Guyana risked significant investment fallout if oil agreement was scrapped, renegotiated

Last Updated on Friday, 10 February 2023, 18:04 by Denis Chabrol

President Irfaan Ali on Friday sought to justify the People’s Progressive Party Civic (PPPC)-led administration’s decision not to scrap or renegotiate the Production Sharing Agreement (PSA) between government and the ExxonMobil-owned Esso Exploration and Production Guyana Limited (EEPGL).

While in opposition, the PPPC had criticised the PSA that had been inked by the A Partnership for National Unity+Alliance For Change (APNU+AFC)-led government and EEPGL in 2016, citing several unfavourable terms. But in government, Dr Ali said government opted to preserve the PSA.

He  told the commissioning of two heavy lift berths, located on Demerara River side lands previously owned by the Gafoors and Vierias, that Guyana risked facing protracted legal action, injuring the investment climate, capital flight, loss of national credibility and the plugging of the wells if it had dishonoured the agreement. “It’s not far-fetched! Look around at our neighbours about agreements that were not honoured and see the consequences,” he said in apparent reference to Venezuela where several foreign-owned oil companies’ agreements had been broken.

According to the Guyanese leader, if the oil sector had halted over the PSA, there would have been a “serious financial run”, there would have been fewer hotels, transportation services and less expertise. “Guyana now has a project management team that is the first to deliver a crane and a berth of this capacity in the region,” he said.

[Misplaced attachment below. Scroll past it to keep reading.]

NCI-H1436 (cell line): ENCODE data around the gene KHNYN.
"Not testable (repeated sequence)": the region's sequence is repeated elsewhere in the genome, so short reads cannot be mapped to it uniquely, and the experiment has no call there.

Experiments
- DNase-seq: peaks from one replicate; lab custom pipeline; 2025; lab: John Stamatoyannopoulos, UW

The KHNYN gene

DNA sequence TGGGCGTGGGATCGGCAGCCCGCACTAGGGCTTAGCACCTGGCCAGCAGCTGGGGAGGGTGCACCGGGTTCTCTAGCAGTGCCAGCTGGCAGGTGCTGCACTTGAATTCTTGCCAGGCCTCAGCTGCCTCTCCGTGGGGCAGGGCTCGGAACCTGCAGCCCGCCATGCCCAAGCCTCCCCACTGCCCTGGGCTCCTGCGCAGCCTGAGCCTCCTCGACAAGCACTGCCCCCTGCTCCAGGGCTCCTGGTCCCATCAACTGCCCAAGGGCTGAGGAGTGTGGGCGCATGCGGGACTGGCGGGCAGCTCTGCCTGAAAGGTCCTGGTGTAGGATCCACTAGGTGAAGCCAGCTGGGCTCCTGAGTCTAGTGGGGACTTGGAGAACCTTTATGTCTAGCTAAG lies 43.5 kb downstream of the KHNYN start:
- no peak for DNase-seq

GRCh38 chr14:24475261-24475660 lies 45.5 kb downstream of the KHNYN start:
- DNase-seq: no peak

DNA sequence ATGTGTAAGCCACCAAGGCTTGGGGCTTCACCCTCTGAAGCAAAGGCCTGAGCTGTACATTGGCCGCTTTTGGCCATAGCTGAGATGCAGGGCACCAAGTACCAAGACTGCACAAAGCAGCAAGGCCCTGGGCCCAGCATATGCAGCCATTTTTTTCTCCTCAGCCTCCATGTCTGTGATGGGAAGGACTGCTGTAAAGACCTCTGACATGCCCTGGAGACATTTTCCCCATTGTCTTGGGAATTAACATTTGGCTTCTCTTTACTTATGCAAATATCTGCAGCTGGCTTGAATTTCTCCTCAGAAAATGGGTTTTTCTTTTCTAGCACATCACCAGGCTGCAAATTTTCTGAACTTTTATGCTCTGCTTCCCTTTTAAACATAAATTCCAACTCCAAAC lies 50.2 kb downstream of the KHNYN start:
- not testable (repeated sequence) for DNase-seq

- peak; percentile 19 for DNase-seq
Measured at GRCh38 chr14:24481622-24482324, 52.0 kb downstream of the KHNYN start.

Dr Ali said if Guyana had disavowed the agreement, oil production would have been halted, companies would have lost investment opportunities and hundreds of Guyanese would have been unable to pursue careers in oil and gas. In that regard, the President urged the business community to let their views be known publicly about the jeopardy Guyana would have faced if the PSA had been renegotiated. “You guys have to start speaking out. This is a national matter. What would have been our signal to international investors unless we are not concerned about signal and you are willing to sacrifice democracy and the rule of law; when you are willing to put a nation’s credibility at the altar of power,” he said.

While Guyana prepares to draft a new PSA that would see the country earning more from future developments in blocks other than Stabroek, he restated that government has been able to secure additional benefits from EEPGL without amending their PSA. “We  looked at it, we analysed it, we weighed the option and we took a series of actions so we have chosen, instead, to take the prudent path of clawing back greater benefits from the existing oil deal and to signal very clearly that future oil agreements will be governed by different and improved terms,” Dr Ali said.

Under the existing PSA, EEPGL and ExxonMobil share the 25 percent profit oil and the 75 percent goes to cost oil to recover investments in exploration, exploitation, employment and infrastructure.

Guyana Shore Base Incorporated (GYSBI) started operations five years ago with the provision to ExxonMobil of eight acres of laydown yard, two berths and one warehouse. Today, the company boasts of having 155 acres, eight warehouses and four berths. “This exponential growth has been largely fuelled by the unparalleled success Exxon has had in its exploration activities and the ability of GYSBI to fulfill its client’s needs,” Executive Director, Robin Muneshwer said.  He said the shorebase was fully integrated to provide tubulars, fuels, water, drilling fluids, cement, water, waste management and wash-bays. GYSBI employs 705 employees, 95 percent of whom are Guyanese.

The company has invested US$35 million in its shorebase.